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2020 Jeep Wrangler Adding Diesel Engine Option to Four-Door Models

Jeep Wrangler 2020 gray dynamic mountains river jpg 2020 Jeep Wrangler | Manufacturer image

Jeep will add a 3.0-liter EcoDiesel V-6 to the Wrangler lineup for the 2020 model year as an option in all four-door trims. According to Jeep, the turbo-diesel V-6 will make 260 horsepower and 442 pounds-feet of torque; that’s an identical horsepower rating to the EcoDiesel version of the 2020 Ram 1500 pickup truck but down 38 pounds-feet of torque. (Ram, like Jeep, is a brand of Fiat Chrysler Automobiles.)

Related: 2020 Jeep Wrangler Gets Special Editions New and Old

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The engine pairs with what Jeep calls a “new” eight-speed automatic transmission designed to handle the extra torque. Such a significant increase (the gasoline Wrangler tops out at 295 pounds-feet) should make for an interesting off-road experience: More torque is helpful, but we’ve complained about throttle response and pedal feel in other diesel-powered off-roaders.

It should also help the Wrangler’s fuel economy figures increase from subpar for its class to something better, though Jeep has not published mpg numbers yet (neither has Ram for its version of the engine). You’ll also want to weigh the mileage improvement against the higher cost of diesel, which, as of this writing, runs around 14 percent more than the regular unleaded that Jeep recommends for the Wrangler’s base engine, a 3.6-liter V-6. (The SUV’s optional turbo four-cylinder also runs fine on the cheap stuff, though Jeep recommends premium gasoline for optimal performance.)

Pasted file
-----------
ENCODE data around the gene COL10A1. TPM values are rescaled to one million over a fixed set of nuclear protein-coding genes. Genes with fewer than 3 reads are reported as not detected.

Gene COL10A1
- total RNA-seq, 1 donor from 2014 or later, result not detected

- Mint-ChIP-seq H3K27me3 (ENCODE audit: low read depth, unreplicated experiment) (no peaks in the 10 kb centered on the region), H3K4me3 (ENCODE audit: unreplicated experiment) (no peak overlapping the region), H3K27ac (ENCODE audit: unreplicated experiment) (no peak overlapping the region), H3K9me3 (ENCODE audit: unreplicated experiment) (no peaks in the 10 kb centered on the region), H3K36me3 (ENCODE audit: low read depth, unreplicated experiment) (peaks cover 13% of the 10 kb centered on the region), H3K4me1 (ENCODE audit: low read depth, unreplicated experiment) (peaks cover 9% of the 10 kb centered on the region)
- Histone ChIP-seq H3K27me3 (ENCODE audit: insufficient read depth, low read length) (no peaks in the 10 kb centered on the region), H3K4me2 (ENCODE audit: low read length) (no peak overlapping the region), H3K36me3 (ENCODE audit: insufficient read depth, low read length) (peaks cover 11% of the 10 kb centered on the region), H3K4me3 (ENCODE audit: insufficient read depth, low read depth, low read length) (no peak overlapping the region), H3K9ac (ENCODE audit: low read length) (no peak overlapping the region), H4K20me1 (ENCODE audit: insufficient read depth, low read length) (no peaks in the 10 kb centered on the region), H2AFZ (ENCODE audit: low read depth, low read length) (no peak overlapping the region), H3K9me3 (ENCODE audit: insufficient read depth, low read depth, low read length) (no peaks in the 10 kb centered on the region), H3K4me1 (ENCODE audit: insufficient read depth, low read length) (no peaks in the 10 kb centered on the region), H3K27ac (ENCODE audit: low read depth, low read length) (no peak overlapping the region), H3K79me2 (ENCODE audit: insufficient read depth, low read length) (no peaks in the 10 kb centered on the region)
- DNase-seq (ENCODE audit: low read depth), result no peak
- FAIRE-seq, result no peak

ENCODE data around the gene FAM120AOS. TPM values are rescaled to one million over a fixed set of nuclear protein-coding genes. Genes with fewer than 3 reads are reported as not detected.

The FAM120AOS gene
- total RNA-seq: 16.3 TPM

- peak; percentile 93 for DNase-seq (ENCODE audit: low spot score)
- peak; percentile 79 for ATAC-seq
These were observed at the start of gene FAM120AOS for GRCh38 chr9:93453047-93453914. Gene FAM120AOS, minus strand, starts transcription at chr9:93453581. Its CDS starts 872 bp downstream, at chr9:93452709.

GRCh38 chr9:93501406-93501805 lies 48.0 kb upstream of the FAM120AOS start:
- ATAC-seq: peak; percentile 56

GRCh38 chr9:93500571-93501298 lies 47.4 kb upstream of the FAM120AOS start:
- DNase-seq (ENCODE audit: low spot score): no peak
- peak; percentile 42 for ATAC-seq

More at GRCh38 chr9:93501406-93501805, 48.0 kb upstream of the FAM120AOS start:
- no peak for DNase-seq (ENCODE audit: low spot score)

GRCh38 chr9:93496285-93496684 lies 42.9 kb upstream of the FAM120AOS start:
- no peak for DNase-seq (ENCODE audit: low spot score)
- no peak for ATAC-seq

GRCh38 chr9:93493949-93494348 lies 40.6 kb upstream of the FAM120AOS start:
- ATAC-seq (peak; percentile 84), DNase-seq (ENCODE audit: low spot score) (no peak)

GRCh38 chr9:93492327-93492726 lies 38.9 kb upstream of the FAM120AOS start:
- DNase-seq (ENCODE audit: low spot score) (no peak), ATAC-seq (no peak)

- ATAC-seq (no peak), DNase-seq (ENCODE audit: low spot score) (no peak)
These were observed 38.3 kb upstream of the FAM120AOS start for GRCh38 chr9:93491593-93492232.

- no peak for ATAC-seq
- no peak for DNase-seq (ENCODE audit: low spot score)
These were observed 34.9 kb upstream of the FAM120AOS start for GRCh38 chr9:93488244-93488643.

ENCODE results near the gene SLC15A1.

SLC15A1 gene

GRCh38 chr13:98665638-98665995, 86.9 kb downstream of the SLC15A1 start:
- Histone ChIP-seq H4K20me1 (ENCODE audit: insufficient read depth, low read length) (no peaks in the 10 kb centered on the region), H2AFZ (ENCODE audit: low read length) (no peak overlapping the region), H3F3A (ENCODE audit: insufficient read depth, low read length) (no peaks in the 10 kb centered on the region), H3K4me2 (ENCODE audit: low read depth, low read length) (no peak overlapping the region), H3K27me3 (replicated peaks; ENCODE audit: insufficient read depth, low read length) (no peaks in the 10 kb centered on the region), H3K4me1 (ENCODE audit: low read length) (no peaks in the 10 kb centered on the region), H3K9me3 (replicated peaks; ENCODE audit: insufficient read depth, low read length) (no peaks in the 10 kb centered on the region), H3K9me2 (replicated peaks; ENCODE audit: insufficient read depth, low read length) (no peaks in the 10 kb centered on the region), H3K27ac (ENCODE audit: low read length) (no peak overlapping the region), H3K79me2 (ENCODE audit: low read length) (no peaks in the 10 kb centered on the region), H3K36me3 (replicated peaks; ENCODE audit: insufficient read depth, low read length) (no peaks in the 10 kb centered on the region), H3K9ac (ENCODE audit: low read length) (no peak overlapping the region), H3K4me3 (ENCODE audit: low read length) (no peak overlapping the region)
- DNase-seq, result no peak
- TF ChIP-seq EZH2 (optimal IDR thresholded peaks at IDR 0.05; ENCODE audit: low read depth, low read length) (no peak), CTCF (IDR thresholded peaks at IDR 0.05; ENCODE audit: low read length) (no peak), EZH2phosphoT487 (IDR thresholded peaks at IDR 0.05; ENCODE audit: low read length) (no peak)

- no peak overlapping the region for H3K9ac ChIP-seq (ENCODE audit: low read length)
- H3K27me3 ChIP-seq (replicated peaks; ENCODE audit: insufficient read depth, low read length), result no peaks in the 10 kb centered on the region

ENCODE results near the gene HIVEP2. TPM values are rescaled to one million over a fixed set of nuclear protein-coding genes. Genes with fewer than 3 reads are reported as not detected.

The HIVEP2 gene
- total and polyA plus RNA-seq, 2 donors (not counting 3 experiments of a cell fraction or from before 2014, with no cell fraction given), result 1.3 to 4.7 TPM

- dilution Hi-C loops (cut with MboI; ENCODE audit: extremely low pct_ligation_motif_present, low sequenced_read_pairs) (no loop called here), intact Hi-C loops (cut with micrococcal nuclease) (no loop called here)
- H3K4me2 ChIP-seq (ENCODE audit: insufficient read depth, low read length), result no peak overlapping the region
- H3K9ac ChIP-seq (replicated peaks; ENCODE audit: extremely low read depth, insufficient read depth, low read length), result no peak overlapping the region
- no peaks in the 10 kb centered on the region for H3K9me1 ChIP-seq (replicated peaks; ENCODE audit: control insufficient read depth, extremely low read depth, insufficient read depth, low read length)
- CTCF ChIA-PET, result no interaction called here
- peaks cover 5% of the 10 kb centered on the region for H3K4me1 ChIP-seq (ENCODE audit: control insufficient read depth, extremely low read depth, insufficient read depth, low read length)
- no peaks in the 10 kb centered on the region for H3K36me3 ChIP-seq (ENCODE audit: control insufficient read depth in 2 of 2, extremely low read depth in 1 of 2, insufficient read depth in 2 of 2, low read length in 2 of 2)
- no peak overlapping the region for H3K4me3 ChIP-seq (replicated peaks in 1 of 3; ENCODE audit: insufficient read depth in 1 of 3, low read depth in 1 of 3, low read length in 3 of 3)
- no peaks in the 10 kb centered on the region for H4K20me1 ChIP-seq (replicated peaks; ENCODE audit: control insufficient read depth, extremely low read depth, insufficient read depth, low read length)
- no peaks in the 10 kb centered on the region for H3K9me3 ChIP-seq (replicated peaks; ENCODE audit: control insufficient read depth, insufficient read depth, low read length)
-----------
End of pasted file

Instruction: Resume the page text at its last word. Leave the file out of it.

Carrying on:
There’s also no detail regarding the potential cost of equipping your Wrangler with an EcoDiesel. Adding one to a Ram 1500 is a $4,995 option, though, so don’t expect diesel Wranglers to come cheap.

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Jeep said the 2020 Wrangler with an EcoDiesel engine will have “late availability” in 2019 but did not provide an exact on-sale date. Stay tuned for more information on pricing and fuel economy as we progress further into the 2020 model year.’s Editorial department is your source for automotive news and reviews. In line with’s long-standing ethics policy, editors and reviewers don’t accept gifts or free trips from automakers. The Editorial department is independent of’s advertising, sales and sponsored content departments.

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Road Test Editor Brian Normile joined the automotive industry and in 2013, and he became part of the Editorial staff in 2014. Brian spent his childhood devouring every car magazine he got his hands on — not literally, eventually — and now reviews and tests vehicles to help consumers make informed choices. Someday, Brian hopes to learn what to do with his hands when he’s reviewing a car on camera. He would daily-drive an Alfa Romeo 4C if he could. Email Brian Normile

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